There was a moment of silence that was only interrupted by Aur’s subtle clearing of throat. At first, Zemi didn’t pay it much mind. Until Aur did it again. The Dreigiau shifted his attention to his Watcher with a thoughtful frown. The golden eyes flicked towards ShinRe, then back to Zemi again.

Did I miss something?

The Arweinydd paused, mulling over the leader’s last few words, looking for the secrets that the Watcher seemed to indicate he should see. It took a few minutes, but then it came to him.

“Did you say magic?” Zemi found the words on his lips before he pondered the consequences of asking.

Magic was not something widely known or used by the Earthians. In fact, it was Nefol that claimed the first real magic users in the known history of their lands, something that Zemi helped nourish from the start.

If there was something that considered magical within the Spiral that dates back that long ago, it must be something pretty significant.

“I don’t know if it was technically magic in the same sense the Nefolians use, but it was certainly something supernatural in nature,” ShinRe replied.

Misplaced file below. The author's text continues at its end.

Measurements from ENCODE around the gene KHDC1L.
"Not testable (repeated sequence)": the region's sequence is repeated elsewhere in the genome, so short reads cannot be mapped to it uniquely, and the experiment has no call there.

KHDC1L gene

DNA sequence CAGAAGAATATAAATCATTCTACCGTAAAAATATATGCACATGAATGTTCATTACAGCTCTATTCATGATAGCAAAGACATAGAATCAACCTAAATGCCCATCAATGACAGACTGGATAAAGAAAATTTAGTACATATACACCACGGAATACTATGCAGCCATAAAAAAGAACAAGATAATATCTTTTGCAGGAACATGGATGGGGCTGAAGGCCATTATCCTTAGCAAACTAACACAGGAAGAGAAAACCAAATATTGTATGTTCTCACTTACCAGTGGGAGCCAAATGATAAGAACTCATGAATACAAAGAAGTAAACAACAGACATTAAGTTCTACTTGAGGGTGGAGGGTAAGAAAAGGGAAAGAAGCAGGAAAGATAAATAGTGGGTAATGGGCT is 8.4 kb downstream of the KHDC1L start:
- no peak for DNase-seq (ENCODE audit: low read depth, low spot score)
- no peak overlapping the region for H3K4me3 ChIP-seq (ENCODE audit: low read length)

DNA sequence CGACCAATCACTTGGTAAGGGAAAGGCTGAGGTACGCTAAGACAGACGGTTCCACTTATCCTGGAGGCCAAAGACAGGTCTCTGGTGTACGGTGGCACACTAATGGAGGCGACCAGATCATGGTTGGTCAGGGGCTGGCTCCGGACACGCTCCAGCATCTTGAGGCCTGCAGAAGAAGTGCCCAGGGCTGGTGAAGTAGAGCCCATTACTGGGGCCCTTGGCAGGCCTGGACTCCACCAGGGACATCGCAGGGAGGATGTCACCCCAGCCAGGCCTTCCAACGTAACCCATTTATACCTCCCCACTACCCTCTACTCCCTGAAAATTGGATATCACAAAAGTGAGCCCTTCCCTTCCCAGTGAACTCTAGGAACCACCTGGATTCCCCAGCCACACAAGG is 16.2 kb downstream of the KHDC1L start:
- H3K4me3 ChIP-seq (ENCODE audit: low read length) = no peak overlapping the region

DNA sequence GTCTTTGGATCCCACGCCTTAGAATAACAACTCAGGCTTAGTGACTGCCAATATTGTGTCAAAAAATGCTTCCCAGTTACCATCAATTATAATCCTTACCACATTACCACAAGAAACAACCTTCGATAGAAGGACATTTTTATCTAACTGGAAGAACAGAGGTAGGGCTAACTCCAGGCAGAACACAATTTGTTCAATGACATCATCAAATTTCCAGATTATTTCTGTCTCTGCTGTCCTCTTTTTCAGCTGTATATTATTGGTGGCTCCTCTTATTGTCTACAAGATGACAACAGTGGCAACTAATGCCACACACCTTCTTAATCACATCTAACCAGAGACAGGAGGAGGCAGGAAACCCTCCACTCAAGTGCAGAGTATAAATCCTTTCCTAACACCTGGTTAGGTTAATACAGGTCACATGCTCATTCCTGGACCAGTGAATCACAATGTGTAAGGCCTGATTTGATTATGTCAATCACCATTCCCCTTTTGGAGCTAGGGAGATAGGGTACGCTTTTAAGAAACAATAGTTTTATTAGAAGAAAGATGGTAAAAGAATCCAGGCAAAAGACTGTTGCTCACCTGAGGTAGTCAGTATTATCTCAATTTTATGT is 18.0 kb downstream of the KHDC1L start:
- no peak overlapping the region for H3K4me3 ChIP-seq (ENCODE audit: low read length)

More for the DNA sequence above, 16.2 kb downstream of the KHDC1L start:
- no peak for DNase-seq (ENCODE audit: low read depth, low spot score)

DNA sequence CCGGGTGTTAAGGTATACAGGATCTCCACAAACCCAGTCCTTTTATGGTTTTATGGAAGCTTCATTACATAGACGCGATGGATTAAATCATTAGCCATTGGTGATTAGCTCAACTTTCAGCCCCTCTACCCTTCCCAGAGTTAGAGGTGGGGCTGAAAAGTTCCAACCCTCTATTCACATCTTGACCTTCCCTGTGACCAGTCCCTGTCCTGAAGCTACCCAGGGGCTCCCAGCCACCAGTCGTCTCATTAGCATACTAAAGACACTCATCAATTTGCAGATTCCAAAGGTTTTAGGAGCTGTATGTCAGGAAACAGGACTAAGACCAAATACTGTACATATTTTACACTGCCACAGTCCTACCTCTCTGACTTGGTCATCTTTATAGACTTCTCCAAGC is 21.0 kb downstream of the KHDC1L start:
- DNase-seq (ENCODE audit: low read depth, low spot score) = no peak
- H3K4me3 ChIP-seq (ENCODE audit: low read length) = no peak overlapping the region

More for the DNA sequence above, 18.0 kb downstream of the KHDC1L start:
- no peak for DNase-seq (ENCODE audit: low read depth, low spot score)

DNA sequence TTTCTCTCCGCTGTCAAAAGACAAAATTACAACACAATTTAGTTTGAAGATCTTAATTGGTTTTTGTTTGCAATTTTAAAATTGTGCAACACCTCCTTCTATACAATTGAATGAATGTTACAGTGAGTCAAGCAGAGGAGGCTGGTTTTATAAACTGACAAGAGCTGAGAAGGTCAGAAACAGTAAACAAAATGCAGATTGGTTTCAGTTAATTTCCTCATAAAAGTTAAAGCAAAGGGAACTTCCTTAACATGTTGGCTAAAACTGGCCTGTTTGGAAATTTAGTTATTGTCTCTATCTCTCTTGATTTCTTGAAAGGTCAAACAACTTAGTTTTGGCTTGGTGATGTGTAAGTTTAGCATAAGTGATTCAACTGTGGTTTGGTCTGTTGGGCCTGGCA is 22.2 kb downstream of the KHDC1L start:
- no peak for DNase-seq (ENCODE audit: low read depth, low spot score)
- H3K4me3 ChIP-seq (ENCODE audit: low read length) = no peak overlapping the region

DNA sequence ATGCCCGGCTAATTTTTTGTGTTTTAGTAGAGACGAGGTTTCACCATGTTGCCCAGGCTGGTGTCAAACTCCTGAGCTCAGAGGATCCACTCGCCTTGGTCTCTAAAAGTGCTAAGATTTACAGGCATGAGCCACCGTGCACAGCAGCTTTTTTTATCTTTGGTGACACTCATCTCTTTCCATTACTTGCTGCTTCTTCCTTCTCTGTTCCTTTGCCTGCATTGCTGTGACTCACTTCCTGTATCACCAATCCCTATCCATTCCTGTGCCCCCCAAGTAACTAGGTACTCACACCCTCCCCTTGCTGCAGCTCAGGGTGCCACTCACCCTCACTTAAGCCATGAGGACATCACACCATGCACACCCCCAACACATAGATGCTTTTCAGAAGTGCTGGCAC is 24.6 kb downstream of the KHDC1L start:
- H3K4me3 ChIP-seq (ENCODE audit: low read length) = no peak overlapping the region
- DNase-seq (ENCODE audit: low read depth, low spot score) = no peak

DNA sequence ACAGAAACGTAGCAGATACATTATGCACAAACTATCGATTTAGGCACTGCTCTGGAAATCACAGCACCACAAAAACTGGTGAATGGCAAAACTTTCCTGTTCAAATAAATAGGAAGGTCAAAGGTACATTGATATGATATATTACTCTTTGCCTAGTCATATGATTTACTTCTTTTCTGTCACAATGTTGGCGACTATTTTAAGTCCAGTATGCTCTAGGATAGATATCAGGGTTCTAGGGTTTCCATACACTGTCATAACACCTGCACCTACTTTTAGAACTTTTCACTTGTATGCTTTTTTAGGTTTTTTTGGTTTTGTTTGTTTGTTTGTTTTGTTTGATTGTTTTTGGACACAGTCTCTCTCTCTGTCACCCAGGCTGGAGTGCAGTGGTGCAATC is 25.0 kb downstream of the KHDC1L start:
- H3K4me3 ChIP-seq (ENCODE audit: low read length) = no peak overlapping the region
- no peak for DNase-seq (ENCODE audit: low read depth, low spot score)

“You seem to know a lot about the Nefolians for having lived in the Spiral all this time,” SoYa ventured, completely missing the important topic at hand.

Can’t blame the boy for trying.

“That’s because I learned as much about the Nefolian providence as I could. Most of it was hearsay, of course, as I could never really see the city,” the Leader answered with a whimsical smile. “How I would have loved to. As it is, I used what I heard about your government and education as a foundation, if you will, for our own Encampment. I hope you don’t mind?”

“No, sir. Not at all,” SoYa shook his head. He, too, seemed curious about ShinRe and his methods of adaptation.

That would all have to wait for another day.

“Can you tell me more about this supernatural phenomenon that existed in the old Spiral?” Zemi folded his fingers into one another and balanced his chin on top.